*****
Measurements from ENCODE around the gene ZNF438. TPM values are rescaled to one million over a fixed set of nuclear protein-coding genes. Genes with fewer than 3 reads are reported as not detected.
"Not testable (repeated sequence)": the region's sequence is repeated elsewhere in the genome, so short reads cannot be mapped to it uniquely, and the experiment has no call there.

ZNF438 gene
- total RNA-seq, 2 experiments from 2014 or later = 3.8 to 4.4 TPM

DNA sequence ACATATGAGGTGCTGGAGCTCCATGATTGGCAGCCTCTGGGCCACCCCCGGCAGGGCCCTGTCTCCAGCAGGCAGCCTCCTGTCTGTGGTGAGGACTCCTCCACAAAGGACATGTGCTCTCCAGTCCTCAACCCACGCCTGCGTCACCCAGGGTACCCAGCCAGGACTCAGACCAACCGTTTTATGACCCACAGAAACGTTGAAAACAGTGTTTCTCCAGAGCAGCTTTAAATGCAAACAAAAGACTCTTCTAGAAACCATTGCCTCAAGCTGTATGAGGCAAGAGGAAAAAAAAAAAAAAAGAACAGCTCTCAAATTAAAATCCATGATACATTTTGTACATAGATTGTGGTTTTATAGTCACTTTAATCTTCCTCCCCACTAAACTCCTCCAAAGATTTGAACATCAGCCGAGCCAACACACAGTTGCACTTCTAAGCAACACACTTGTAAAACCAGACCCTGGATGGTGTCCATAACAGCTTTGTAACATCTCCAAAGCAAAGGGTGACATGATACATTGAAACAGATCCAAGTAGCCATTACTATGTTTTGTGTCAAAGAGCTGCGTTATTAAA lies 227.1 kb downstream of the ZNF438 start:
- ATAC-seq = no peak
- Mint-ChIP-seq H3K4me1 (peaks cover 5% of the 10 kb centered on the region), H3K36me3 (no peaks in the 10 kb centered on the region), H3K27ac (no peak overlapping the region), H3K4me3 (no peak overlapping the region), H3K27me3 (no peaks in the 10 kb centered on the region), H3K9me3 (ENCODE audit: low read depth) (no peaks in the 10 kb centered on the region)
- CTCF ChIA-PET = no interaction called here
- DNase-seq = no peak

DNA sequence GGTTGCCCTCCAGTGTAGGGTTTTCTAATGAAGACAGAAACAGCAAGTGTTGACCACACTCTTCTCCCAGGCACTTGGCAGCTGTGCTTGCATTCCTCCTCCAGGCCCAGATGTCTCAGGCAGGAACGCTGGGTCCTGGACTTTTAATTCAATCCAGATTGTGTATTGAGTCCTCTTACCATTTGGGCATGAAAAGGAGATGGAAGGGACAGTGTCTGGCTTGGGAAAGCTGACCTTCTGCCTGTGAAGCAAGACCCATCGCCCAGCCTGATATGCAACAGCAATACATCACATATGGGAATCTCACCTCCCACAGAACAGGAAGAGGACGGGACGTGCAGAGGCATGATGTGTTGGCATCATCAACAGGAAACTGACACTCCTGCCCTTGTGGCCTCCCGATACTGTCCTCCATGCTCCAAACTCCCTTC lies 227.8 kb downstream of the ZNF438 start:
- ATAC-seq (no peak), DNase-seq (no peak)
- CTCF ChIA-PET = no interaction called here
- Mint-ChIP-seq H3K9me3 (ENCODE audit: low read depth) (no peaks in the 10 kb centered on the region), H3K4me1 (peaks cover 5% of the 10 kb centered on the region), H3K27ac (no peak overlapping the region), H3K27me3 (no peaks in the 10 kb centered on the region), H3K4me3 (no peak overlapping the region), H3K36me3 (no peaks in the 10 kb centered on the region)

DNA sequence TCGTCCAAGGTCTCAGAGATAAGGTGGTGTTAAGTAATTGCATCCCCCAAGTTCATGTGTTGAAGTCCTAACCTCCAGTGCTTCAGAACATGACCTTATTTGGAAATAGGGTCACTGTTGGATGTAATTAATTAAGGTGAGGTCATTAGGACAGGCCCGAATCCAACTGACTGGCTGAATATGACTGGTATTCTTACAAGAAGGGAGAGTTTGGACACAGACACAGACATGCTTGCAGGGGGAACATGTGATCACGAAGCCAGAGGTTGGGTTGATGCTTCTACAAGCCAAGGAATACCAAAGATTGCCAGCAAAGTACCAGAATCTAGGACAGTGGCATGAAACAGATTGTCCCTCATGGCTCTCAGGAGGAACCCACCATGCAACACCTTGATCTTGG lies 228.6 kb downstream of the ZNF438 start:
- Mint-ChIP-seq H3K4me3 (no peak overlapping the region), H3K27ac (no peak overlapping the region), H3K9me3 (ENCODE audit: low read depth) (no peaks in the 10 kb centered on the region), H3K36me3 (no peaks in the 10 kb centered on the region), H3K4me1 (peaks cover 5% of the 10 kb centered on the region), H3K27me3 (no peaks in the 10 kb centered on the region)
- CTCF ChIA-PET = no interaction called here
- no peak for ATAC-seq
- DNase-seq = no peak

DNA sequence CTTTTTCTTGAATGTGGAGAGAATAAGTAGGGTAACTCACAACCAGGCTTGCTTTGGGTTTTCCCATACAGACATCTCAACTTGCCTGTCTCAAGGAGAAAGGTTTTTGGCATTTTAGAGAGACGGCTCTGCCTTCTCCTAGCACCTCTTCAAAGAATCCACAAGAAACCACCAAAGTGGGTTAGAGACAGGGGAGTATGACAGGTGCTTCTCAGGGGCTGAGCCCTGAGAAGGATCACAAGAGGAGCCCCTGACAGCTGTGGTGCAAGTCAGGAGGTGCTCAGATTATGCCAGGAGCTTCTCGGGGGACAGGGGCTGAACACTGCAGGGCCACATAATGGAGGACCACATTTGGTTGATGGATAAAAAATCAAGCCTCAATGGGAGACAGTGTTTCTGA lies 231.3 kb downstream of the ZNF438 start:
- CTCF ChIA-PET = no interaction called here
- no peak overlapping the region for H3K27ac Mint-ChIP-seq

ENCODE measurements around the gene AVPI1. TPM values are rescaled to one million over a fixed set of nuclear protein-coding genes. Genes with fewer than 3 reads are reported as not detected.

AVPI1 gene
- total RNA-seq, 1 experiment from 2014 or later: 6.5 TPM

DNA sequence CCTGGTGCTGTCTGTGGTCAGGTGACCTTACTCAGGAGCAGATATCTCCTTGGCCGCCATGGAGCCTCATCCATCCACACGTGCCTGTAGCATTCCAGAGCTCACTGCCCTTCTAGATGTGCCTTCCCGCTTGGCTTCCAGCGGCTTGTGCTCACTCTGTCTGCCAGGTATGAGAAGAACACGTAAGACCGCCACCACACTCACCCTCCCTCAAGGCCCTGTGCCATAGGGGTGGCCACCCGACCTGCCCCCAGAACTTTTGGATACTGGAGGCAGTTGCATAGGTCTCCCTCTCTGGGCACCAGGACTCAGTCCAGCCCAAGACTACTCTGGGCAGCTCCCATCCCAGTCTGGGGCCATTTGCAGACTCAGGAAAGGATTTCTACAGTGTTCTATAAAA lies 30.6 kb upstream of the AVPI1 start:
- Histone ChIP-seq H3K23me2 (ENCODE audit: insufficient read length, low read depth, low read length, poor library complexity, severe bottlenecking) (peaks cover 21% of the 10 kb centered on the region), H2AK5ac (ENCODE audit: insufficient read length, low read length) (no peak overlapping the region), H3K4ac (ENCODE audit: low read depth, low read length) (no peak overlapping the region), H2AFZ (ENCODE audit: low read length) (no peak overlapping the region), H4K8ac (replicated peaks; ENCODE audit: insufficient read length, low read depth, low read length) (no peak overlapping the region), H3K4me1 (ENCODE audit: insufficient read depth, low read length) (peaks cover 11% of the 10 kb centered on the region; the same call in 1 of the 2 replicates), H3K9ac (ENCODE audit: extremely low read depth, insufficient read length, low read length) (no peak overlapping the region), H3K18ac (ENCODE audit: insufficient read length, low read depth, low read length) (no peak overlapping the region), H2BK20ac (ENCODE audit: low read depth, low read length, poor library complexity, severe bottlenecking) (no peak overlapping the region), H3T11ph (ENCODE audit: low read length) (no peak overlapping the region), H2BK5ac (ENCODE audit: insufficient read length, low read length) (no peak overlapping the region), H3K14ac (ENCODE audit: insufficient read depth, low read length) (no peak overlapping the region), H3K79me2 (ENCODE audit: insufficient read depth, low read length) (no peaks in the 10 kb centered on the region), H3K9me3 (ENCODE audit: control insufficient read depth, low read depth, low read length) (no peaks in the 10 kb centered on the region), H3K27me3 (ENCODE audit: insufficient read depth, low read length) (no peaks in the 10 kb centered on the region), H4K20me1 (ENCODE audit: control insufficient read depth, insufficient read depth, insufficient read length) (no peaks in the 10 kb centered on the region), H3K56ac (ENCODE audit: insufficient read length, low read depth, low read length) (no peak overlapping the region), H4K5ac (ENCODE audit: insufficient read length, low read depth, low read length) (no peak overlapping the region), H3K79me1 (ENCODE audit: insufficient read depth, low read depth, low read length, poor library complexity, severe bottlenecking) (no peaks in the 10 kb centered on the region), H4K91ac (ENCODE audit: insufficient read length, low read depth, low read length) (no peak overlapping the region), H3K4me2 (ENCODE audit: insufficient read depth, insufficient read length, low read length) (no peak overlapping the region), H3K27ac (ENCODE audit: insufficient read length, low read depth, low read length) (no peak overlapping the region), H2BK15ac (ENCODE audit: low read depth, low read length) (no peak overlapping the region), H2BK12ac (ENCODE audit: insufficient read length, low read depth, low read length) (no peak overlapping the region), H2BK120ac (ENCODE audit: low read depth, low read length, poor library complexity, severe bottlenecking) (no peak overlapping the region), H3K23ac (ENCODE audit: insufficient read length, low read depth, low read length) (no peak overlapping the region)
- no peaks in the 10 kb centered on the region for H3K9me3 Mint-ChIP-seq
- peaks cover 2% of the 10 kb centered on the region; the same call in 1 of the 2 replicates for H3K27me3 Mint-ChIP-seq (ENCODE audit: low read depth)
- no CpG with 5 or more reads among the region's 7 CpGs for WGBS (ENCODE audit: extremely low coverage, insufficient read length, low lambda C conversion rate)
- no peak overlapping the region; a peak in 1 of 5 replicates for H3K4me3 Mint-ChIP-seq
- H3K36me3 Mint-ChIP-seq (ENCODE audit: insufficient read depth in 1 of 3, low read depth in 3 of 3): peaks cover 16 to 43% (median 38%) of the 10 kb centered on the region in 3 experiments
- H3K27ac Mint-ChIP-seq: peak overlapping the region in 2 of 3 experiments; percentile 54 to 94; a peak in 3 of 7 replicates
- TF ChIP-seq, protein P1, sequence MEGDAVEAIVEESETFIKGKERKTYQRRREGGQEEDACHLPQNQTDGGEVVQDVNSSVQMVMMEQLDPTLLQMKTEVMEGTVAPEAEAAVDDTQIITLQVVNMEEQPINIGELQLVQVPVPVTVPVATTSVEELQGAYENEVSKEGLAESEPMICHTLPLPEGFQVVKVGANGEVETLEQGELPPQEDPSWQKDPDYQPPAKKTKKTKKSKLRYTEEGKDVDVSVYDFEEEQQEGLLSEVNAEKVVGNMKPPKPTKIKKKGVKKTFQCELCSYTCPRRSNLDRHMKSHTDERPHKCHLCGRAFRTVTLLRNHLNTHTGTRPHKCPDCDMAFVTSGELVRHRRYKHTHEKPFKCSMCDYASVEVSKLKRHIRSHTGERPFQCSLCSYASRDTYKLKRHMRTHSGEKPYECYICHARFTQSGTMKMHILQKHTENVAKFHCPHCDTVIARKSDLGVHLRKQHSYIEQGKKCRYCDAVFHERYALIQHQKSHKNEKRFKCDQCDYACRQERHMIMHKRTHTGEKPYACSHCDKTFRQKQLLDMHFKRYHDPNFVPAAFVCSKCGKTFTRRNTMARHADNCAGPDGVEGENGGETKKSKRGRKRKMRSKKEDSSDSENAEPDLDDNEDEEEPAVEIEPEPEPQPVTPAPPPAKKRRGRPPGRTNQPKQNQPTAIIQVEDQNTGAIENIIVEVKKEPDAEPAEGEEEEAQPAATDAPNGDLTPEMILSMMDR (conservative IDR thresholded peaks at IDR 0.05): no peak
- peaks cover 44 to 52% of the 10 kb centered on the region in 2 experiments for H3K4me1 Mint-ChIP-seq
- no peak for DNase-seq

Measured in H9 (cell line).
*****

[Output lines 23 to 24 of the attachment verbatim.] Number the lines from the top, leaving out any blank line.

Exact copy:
AVPI1 gene
- total RNA-seq, 1 experiment from 2014 or later: 6.5 TPM